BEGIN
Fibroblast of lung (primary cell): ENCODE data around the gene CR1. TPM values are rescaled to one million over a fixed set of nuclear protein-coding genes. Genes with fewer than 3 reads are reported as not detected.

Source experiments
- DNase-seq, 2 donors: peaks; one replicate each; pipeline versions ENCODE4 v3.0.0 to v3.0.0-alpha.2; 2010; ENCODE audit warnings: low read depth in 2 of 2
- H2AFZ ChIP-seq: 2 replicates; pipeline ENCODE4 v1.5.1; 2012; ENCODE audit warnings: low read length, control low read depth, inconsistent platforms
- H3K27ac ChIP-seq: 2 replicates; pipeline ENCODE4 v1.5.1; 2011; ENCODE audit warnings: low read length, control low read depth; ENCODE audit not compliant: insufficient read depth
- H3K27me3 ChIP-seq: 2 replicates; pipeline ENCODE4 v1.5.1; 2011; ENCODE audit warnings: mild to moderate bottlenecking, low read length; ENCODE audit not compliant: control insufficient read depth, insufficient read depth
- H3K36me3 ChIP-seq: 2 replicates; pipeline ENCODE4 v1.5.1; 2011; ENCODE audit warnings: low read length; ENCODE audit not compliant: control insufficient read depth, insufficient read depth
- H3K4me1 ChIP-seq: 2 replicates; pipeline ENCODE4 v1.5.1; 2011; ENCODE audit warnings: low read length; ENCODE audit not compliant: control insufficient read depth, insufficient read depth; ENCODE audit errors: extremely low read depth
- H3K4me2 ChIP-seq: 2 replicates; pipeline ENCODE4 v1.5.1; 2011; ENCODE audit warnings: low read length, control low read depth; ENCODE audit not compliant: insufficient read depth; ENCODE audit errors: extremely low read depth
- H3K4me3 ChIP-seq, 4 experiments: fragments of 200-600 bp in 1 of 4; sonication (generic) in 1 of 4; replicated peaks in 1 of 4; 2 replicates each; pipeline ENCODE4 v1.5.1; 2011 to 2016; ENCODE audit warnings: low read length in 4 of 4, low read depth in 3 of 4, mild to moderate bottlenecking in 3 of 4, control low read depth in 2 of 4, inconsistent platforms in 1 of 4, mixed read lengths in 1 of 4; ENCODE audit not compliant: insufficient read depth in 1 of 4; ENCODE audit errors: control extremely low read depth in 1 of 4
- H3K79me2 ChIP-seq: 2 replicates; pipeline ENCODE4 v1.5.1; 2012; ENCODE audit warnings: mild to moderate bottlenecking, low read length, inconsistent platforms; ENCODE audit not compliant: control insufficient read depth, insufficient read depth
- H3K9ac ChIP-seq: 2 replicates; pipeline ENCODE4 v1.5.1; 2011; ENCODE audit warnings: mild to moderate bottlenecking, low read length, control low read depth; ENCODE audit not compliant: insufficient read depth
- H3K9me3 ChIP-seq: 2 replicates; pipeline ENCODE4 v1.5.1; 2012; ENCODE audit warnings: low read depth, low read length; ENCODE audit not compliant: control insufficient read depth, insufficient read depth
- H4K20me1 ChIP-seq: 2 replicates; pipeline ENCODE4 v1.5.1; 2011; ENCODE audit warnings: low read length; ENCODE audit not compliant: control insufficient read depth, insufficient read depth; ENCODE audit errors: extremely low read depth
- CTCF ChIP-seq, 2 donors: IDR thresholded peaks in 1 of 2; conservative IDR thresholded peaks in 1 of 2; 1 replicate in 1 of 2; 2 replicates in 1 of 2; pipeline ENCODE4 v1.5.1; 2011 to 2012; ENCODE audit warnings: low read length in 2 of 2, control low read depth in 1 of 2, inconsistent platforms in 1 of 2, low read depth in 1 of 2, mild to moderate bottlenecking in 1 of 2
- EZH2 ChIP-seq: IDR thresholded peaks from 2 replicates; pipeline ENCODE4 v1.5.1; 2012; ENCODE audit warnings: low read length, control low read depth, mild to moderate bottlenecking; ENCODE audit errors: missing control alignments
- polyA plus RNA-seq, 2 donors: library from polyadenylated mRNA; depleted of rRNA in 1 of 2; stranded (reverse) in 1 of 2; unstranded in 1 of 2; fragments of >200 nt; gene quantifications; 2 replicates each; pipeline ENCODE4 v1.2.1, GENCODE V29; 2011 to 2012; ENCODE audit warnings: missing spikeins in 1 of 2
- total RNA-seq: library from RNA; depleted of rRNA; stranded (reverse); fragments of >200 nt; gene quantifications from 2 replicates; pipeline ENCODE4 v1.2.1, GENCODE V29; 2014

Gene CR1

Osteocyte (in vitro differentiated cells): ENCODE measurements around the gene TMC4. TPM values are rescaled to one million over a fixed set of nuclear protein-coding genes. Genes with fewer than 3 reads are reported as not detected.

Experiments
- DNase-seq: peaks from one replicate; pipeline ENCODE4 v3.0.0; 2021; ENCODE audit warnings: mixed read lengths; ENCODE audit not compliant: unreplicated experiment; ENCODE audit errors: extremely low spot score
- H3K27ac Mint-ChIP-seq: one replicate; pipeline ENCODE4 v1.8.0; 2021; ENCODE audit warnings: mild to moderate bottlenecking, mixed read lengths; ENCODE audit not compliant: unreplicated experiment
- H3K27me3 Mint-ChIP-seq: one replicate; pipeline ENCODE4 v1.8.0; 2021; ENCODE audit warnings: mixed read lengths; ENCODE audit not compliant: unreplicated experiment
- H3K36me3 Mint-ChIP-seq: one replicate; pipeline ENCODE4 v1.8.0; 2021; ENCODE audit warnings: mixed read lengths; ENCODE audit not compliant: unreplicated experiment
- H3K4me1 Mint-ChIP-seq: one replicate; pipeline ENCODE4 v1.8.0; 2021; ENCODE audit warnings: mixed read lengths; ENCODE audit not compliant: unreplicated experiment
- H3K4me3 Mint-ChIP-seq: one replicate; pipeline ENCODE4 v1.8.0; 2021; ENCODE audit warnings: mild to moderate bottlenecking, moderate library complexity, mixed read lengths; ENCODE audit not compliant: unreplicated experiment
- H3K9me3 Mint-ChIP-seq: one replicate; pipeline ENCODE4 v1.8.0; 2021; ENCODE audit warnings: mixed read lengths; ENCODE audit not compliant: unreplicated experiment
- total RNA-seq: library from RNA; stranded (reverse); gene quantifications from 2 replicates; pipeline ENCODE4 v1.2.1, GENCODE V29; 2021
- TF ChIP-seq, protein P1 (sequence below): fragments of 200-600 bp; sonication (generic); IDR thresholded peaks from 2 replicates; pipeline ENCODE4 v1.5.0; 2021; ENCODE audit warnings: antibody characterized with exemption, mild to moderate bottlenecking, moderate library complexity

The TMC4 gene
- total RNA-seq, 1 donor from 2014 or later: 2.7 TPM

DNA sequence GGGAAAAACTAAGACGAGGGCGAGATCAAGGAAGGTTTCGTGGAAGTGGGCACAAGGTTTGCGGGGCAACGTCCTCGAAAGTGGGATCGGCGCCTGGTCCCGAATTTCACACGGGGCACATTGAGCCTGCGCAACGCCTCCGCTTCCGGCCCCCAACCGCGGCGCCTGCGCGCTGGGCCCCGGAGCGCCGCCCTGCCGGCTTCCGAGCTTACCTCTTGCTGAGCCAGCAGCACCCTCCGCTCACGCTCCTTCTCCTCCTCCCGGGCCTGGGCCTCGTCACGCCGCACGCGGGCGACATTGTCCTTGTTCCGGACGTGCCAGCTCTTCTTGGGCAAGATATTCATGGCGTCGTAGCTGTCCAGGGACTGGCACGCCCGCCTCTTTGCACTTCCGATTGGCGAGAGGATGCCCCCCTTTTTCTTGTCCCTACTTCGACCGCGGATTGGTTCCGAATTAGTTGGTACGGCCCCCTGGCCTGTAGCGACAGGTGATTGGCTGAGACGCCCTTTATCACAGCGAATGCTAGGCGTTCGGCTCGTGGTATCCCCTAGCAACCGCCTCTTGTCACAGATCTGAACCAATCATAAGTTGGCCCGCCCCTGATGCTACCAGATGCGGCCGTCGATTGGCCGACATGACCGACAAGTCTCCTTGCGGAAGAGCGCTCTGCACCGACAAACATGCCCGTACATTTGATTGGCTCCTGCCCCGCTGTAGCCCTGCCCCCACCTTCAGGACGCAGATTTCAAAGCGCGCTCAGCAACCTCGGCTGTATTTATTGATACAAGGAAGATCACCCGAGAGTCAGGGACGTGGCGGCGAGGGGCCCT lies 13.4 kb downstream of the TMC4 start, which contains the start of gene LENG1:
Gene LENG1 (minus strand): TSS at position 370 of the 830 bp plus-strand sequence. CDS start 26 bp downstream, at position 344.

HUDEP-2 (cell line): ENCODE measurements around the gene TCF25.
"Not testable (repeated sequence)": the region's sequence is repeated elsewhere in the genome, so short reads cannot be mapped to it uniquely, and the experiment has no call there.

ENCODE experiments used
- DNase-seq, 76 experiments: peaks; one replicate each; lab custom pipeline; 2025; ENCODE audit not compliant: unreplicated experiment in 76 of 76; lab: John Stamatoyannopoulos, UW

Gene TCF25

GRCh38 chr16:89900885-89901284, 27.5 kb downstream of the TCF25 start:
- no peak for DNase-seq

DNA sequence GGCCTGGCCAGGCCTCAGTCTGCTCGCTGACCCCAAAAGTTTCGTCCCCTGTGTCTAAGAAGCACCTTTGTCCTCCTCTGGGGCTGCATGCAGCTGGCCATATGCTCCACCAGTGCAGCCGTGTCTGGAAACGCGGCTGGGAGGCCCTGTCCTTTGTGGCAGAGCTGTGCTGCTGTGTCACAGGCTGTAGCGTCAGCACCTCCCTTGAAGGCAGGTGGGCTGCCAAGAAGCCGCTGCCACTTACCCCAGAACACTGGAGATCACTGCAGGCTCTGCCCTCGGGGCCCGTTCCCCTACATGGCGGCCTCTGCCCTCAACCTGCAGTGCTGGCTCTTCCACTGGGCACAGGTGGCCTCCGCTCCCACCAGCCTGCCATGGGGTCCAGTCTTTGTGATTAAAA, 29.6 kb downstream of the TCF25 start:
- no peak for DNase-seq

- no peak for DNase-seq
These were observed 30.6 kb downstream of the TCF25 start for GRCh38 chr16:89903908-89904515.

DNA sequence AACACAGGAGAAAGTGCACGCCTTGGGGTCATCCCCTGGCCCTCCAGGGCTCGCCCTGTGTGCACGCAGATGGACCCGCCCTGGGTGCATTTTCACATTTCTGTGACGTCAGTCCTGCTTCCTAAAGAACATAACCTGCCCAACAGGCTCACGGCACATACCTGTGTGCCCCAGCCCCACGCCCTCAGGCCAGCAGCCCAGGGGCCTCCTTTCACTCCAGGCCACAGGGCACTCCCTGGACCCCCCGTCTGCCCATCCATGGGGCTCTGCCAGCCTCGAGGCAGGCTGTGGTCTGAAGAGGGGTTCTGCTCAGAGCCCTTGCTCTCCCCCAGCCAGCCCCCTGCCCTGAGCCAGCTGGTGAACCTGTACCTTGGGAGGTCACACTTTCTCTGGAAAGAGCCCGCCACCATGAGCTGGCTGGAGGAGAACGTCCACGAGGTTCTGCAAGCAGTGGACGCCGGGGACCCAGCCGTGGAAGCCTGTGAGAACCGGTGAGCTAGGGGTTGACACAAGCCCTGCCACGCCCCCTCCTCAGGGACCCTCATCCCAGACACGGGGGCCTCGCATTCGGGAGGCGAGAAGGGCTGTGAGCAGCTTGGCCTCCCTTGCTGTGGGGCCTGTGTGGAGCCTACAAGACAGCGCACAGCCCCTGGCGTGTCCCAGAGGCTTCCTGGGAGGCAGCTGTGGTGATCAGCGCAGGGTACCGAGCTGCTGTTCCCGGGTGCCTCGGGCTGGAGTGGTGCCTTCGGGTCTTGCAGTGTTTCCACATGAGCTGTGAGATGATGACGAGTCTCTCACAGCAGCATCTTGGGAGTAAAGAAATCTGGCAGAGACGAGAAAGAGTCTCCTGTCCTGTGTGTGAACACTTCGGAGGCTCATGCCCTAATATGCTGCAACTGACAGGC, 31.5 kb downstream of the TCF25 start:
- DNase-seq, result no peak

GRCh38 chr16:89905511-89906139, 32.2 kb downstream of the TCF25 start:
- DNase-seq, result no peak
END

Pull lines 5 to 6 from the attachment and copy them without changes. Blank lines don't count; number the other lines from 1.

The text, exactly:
- H3K27ac ChIP-seq: 2 replicates; pipeline ENCODE4 v1.5.1; 2011; ENCODE audit warnings: low read length, control low read depth; ENCODE audit not compliant: insufficient read depth
- H3K27me3 ChIP-seq: 2 replicates; pipeline ENCODE4 v1.5.1; 2011; ENCODE audit warnings: mild to moderate bottlenecking, low read length; ENCODE audit not compliant: control insufficient read depth, insufficient read depth